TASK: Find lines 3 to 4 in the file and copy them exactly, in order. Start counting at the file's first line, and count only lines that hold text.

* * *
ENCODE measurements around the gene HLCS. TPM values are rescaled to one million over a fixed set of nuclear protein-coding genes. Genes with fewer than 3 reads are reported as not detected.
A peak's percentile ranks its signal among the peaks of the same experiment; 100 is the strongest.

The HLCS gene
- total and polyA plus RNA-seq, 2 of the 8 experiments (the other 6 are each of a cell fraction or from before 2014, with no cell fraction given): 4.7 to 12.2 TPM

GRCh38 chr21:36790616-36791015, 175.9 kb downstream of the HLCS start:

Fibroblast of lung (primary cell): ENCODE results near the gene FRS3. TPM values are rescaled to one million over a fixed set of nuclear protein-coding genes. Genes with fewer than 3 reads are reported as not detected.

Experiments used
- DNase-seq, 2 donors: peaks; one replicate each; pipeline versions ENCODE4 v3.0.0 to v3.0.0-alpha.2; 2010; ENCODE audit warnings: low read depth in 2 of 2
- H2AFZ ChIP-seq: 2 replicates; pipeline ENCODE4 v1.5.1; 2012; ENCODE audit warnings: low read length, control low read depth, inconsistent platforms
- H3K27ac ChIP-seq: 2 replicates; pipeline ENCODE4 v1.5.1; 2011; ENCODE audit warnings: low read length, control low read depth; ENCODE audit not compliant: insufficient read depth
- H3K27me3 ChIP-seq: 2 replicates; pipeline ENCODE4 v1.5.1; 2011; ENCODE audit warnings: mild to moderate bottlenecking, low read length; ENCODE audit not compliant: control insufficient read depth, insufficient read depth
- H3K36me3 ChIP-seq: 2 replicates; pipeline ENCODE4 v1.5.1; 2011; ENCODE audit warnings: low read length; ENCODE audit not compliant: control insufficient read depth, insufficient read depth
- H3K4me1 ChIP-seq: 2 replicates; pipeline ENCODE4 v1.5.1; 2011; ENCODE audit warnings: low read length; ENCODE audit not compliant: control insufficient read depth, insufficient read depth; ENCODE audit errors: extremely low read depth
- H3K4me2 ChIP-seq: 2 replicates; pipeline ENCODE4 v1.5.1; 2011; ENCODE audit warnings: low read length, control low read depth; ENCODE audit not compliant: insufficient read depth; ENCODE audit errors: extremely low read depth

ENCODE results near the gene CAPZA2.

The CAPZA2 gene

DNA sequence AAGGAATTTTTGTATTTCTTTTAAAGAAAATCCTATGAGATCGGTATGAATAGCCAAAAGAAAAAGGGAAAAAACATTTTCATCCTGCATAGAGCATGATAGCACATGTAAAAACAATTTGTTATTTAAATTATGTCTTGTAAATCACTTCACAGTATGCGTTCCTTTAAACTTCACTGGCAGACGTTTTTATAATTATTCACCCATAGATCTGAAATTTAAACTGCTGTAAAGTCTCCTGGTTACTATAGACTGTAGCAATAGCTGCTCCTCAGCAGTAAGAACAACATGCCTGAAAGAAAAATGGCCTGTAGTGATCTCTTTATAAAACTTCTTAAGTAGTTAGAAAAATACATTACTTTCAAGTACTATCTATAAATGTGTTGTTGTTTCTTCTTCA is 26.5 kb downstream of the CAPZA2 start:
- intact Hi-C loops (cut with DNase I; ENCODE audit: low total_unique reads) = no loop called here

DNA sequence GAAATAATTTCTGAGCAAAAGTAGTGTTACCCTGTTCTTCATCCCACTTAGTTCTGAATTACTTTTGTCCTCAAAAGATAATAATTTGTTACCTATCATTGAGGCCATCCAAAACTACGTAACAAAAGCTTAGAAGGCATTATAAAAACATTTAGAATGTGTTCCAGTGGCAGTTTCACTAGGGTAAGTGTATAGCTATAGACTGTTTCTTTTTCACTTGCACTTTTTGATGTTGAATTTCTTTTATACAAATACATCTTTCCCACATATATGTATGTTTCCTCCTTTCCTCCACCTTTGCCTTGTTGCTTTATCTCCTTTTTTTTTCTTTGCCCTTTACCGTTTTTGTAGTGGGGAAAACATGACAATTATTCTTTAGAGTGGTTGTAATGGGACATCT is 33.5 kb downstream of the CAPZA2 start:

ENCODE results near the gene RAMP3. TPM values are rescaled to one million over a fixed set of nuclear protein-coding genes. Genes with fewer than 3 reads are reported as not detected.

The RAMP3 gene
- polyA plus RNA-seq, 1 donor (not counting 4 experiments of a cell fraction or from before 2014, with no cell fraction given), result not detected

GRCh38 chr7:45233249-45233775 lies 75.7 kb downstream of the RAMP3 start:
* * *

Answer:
The HLCS gene
- total and polyA plus RNA-seq, 2 of the 8 experiments (the other 6 are each of a cell fraction or from before 2014, with no cell fraction given): 4.7 to 12.2 TPM